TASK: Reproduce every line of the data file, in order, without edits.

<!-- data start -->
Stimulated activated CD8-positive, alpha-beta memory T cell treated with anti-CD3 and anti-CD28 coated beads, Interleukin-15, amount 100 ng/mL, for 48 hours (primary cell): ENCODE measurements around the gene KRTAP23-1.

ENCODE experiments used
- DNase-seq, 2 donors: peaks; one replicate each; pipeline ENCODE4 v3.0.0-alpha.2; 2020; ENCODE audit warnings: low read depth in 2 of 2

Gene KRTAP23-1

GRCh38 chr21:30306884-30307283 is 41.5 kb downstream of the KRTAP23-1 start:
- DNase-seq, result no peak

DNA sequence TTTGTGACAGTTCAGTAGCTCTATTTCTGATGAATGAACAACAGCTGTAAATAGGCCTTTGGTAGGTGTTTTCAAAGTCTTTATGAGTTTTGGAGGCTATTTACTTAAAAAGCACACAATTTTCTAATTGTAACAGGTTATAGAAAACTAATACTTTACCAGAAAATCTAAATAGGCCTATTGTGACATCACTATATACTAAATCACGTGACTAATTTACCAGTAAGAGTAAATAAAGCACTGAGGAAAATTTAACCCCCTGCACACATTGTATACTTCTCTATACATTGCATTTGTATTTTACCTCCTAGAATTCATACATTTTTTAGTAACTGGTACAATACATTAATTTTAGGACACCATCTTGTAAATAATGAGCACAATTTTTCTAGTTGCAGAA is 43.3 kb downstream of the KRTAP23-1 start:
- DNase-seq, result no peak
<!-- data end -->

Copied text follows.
Stimulated activated CD8-positive, alpha-beta memory T cell treated with anti-CD3 and anti-CD28 coated beads, Interleukin-15, amount 100 ng/mL, for 48 hours (primary cell): ENCODE measurements around the gene KRTAP23-1.

ENCODE experiments used
- DNase-seq, 2 donors: peaks; one replicate each; pipeline ENCODE4 v3.0.0-alpha.2; 2020; ENCODE audit warnings: low read depth in 2 of 2

Gene KRTAP23-1

GRCh38 chr21:30306884-30307283 is 41.5 kb downstream of the KRTAP23-1 start:
- DNase-seq, result no peak

DNA sequence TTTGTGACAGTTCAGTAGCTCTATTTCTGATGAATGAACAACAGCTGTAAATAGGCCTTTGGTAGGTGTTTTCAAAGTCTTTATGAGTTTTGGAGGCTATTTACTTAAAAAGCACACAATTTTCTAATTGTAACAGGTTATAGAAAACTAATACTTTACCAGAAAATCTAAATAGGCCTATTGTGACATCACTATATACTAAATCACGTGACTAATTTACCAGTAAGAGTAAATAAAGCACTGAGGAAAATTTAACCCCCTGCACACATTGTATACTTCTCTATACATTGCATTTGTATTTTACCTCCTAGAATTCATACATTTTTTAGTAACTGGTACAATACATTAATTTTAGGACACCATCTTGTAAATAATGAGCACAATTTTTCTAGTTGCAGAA is 43.3 kb downstream of the KRTAP23-1 start:
- DNase-seq, result no peak